On the issue of disinformation, Rep Quigley continued “The hearing today has helped document a long-standing and concerted effort to muddy the scientific waters on the threat of climate change.” Adding, “But I think the person who put all that best was Dr. Rod Schoonover. He served for a decade in the U.S. intelligence community as a senior analyst and senior scientist in the Bureau of Intelligence and Research at the U.S. Department of State and Director of Environment and Natural Resources [at the National Intelligence Council].”He said, and I quote, “If climate change poses a risk to national security, as the Pentagon and intelligence community again reminded us last week, shouldn’t we view climate disinformation through that lens as well?

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Implementing the Biden Administration’s Climate Executive Order – The Defense Climate Risk Analysis

President Biden at the Leaders Summit on Climate – 22 April 2021

By Erin Sikorsky

Today marks an important milestone in the execution of the Biden Administration’s climate security strategy. In accordance with the Executive Orders on Tackling the Climate Crisis at Home and Abroad and Planning for the Impact of Climate Change on Migration, the White House, Department of Defense, Department of Homeland Security, and Director of National Intelligence have just released four key reports: The Defense Climate Risk Analysis; an unclassified summary of the National Intelligence Estimate on the Security Implications of Climate Change; Report on the Impact of Climate Change on Migration; and a Department of Homeland Security Strategic Framework for Addressing Climate Change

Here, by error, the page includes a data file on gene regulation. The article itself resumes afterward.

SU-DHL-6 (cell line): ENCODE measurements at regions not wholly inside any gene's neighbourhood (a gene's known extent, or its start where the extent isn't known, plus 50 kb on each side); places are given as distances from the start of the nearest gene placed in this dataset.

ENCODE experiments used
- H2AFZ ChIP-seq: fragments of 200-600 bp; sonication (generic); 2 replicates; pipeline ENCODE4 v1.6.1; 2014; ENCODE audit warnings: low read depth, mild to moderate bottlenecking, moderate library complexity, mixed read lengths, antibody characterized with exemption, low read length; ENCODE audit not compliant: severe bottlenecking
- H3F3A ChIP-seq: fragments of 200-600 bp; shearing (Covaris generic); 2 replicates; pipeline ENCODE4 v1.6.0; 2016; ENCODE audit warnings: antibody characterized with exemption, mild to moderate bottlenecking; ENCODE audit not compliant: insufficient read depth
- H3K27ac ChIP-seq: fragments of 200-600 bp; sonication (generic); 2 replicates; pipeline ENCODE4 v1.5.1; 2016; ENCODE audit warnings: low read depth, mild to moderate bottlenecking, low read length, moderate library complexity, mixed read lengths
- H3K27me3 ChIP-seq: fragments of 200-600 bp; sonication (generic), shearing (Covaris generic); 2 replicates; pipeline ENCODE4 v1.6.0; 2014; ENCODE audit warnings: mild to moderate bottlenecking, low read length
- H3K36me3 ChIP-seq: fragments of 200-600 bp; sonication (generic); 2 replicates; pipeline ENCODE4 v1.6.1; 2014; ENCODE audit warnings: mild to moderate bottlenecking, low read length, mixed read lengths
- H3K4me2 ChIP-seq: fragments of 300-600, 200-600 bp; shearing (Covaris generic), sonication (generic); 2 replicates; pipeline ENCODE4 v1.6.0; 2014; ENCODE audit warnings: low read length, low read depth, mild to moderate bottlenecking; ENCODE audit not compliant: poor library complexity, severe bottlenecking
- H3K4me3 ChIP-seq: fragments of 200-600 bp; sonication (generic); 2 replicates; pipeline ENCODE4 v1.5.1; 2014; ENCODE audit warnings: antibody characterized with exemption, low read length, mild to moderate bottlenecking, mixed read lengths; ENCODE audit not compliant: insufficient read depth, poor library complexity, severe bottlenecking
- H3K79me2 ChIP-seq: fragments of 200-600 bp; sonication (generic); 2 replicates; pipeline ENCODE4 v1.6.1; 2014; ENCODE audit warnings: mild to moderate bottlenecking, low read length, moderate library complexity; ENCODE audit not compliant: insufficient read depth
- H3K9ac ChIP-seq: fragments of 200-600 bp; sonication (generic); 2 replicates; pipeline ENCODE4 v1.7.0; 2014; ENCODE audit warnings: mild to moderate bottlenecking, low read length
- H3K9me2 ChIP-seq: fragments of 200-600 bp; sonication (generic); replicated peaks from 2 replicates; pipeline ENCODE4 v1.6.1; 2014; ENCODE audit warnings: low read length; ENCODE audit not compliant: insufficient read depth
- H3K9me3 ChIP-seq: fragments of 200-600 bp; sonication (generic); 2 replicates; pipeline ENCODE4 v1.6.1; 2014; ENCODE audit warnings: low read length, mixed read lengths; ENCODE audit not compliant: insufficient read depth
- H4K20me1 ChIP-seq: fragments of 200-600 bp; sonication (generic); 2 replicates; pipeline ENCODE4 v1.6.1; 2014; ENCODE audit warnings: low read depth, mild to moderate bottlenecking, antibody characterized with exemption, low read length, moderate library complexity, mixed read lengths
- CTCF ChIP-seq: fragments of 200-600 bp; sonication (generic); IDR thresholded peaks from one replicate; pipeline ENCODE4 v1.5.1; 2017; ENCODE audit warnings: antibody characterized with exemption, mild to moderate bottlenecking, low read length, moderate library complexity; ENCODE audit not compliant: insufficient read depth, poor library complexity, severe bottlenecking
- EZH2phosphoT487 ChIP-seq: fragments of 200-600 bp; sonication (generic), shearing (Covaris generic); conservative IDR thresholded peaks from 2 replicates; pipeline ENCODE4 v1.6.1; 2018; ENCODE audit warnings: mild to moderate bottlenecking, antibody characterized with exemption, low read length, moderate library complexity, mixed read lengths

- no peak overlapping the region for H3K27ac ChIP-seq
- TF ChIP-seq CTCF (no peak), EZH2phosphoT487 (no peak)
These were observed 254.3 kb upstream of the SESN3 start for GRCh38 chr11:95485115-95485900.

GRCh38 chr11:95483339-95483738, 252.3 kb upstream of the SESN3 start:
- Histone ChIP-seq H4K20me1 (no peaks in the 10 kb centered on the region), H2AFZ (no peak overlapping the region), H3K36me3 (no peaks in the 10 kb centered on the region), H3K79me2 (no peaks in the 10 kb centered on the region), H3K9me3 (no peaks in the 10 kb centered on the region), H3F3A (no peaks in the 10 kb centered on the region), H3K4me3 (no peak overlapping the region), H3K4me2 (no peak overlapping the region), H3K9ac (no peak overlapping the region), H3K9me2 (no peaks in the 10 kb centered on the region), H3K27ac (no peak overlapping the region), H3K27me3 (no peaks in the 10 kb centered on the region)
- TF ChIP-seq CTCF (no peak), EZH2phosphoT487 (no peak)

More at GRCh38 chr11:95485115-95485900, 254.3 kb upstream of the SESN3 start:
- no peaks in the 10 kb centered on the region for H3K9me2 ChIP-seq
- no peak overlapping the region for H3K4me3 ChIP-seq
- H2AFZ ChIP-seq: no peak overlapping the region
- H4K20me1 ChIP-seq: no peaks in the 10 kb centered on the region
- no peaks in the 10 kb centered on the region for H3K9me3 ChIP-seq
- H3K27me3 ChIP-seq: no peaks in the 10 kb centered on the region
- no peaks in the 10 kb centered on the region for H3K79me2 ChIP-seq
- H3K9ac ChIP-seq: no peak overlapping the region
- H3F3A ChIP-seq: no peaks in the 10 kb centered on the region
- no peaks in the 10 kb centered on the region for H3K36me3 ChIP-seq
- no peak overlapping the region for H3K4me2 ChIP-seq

Together, these reports paint a sobering picture of the security risks posed by climate change, exploring not only the direct threats posed by climate hazards to human security, critical infrastructure, and military readiness, but also the secondary threats that emerge when climate effects intersect with other factors such as poor governance, existing state fragility, or violent extremism.